A crowd pleasing sequel…
Donnie Yen kick ass and instead of the Japanese, this time, we get a bunch of amateur British getting their ass whooped. Although much tougher than the ending Japanese fight on the stage, the film is entertaining, but does not matches the emotional weight of its predecessor. However, the inclusion of veteran Sammo Hung is more than a simple welcoming and the fight between the two is most certainly one of the best scenes of the movie. In a simple twist of truth, Ip Man 2 manages to stay afloat by using all the clichés of the genre as well as unintentional humour caused by Donnie Yen’s impeccable stone faced delivery of Ip Man’s character. Far from a failure and a milestone from being great, Ip Man remains a credible piece of martial arts sequel cinema that is very much worthy of inclusion.
The movie is basically like this: It is set in right after Yen’s first film escape from China to Hong Kong. From there he wants to teach martial arts, but in the process Yen gets into an approval fight with Sammo Hung. From there it becomes a story of the tried cliché of Chinese vs. Westerners. Yes, if you are thinking Fearless, True Legend and countless of other martial arts flick, then you are not in the wrong.
Donnie Yen is Mr. Yen and once again, he is able to deliver a commanding and convincing performance as Master Ip Man. The reason of his successes in this film series is quite simple, he never overacts and in motions that should portray emotions, Director Yip does not allow Yen to cry, but he remains calm with the same stone face that worked so well in the first film. It may seem like an insult, but it really is not. Yen is simply playing to his strength and that is not trying too hard to act at all. It is exactly what makes Ip Man so enjoyable and if Jet Li is Wong Fei Hung, Jackie Chan is Police Story, then Donnie Yen is Ip Man.
Sammo Hung puts in one of his best display of martial arts for the last decade. Despite rapidly aging and with his size ever increasing, Hung is still incredibly fast paced and is wonderful to watch when in full flight. Hung fight with Yen will go down to history as one of those rare cinematic gem, but what impressed me is the way he gone about handling the fight against the odds with the British boxers. Whenever Yen lacks in facial expression, Hung is fully expressive, menacing, convincing without overacting. In fact, I am going on to say that whenever Hung is on screen, he simply chews it, kicks it and eventually steals it.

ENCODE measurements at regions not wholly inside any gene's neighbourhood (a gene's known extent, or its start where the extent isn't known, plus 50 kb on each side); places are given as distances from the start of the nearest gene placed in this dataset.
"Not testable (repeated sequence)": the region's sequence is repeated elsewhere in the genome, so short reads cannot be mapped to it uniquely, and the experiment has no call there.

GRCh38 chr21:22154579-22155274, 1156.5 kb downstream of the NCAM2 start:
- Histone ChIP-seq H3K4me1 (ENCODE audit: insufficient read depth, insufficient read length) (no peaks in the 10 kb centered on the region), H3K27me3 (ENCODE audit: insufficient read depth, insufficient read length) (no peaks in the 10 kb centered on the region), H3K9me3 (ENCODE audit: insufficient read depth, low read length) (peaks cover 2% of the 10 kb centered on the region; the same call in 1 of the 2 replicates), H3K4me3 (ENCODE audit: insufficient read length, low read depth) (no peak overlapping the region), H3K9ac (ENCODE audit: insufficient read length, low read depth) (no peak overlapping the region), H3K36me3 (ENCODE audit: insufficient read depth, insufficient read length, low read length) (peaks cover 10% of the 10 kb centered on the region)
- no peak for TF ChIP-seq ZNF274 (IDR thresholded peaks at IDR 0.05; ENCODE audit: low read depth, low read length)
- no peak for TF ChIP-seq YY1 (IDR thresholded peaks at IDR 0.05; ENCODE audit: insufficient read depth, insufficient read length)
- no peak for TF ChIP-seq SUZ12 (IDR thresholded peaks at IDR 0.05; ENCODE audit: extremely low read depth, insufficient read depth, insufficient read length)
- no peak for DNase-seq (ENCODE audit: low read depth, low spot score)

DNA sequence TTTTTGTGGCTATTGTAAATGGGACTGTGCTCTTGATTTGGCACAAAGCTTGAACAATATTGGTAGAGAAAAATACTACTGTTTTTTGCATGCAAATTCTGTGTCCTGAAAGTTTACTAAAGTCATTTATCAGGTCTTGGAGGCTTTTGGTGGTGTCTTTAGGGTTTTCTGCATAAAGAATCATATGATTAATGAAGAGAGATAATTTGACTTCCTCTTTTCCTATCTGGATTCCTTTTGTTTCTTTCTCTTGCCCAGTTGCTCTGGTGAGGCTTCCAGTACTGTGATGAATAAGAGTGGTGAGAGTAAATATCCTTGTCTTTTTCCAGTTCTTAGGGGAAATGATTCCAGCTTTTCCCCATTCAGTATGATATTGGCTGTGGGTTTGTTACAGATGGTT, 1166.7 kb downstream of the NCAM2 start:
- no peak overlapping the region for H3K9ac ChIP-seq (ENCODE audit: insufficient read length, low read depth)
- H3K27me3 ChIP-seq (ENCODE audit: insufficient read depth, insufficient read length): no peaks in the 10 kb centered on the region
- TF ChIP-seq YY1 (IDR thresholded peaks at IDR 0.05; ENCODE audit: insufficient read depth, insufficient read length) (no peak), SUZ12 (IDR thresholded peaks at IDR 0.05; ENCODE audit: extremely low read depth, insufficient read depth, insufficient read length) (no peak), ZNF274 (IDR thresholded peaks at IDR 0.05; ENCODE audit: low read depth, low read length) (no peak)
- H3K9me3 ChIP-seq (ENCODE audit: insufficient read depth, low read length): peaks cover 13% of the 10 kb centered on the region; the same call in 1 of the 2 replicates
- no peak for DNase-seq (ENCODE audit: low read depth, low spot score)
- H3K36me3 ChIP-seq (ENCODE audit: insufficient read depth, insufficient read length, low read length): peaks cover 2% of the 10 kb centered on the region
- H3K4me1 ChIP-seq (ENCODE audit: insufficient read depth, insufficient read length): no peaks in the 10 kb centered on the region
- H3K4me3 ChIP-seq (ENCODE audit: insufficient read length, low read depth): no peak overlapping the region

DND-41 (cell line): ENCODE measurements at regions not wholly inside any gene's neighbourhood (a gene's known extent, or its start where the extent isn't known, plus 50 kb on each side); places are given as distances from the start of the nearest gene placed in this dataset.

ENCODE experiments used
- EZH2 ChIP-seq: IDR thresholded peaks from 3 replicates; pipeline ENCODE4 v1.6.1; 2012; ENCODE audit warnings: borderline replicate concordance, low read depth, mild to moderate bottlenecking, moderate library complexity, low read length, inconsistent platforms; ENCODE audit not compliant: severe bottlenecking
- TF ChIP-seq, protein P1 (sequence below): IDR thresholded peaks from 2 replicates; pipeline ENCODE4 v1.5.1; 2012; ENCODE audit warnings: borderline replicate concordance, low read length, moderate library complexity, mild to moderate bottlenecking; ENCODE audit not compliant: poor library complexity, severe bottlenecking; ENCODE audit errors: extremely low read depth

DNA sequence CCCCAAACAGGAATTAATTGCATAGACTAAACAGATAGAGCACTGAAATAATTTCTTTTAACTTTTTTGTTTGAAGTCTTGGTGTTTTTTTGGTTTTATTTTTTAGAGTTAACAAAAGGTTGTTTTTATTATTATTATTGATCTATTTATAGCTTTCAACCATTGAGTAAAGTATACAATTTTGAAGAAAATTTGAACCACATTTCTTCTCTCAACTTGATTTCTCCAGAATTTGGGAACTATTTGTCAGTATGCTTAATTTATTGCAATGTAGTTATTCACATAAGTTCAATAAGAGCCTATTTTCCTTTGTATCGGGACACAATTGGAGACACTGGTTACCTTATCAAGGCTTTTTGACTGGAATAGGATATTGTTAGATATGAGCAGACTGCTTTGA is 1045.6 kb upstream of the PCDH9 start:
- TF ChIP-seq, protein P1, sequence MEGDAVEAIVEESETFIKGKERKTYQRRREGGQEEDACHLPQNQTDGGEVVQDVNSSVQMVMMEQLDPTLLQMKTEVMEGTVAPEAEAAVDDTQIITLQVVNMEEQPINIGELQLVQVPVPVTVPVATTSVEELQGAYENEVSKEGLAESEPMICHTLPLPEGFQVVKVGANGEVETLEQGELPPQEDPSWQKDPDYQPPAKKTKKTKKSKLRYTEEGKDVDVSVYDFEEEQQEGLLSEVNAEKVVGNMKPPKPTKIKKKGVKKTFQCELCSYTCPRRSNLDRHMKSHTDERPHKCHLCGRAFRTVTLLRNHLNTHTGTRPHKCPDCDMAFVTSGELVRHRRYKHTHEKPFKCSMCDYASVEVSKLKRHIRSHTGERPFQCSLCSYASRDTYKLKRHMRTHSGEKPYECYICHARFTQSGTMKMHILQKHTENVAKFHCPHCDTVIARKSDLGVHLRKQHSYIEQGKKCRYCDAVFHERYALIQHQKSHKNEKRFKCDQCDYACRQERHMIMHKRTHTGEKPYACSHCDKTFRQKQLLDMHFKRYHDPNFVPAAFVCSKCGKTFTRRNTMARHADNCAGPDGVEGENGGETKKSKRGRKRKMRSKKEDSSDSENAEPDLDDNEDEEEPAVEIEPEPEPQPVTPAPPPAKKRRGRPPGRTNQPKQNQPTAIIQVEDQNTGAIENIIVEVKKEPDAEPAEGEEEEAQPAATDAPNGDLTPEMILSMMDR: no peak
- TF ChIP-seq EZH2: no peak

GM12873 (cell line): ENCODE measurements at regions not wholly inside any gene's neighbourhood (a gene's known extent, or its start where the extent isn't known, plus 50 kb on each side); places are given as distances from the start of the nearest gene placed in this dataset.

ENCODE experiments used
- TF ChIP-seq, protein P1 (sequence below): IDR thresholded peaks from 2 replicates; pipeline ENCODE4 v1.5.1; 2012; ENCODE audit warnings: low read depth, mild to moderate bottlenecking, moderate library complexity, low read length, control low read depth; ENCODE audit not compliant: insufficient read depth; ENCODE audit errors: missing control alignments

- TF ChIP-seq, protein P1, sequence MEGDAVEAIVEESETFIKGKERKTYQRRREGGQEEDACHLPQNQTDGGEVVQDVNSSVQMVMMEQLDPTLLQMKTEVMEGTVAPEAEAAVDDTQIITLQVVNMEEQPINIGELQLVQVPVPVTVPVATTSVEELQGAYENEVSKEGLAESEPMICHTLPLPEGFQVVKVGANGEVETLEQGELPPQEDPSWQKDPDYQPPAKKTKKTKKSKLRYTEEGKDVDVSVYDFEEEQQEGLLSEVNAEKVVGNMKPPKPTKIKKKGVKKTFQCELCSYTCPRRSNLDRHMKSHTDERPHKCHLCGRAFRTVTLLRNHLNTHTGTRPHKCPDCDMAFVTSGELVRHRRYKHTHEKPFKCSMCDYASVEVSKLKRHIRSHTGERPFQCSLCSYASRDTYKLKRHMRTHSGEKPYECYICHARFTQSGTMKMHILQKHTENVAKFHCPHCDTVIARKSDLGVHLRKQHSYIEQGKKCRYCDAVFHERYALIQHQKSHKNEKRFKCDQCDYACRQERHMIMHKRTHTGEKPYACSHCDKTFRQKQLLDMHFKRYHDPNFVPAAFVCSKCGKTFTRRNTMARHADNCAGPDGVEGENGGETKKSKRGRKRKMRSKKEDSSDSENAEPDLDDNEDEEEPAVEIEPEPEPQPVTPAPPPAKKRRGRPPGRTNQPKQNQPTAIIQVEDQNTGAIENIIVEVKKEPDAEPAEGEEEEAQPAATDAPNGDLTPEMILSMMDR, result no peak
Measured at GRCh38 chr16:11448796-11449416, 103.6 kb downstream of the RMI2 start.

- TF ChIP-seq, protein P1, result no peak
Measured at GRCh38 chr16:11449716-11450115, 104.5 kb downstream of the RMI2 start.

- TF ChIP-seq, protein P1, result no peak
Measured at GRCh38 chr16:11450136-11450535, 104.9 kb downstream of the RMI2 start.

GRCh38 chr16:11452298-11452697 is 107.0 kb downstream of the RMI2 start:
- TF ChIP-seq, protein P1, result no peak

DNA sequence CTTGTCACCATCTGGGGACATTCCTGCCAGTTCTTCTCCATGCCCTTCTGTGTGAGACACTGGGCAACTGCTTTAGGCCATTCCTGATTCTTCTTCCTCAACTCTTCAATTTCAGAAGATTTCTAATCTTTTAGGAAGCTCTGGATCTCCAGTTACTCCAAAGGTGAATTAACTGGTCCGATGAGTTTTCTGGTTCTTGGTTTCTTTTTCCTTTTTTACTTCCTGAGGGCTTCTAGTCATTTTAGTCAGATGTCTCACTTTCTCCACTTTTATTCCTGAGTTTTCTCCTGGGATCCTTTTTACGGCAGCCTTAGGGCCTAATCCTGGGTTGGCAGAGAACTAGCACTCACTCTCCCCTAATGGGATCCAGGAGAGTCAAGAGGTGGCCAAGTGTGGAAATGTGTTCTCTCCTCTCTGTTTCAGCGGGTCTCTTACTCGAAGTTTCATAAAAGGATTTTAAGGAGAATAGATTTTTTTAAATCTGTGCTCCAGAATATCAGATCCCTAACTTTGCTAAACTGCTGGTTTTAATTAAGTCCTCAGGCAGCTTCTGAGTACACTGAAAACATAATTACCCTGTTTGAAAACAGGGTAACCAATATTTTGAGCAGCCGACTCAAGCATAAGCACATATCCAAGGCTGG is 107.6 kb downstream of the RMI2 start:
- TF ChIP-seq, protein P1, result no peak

All in all, Ip Man 2 is by no means a film about originality, but rather providing something entertaining for its eagerly awaiting fans. What really impressed me is the quality of the fight sequences and the creativity that Sammo and Yen placed into it. Creativity is something that is lacking in the new world HK cinema and for that extra marks is earned. Still, there are flaws of being too cliché which in a way hamper the film to be propel to match the dazzling heights of emotional impact delivered by the first film. At the end of the day, Ip Man 2 is a sequel of a film that delivers exactly what the fans wanted. Action, fight, fight and more of Donnie Yen. In a way that is a success in its own right and sometimes, maybe I am just a bit too demanding. A good film…(Neo 2010)
I rate it 7.5/10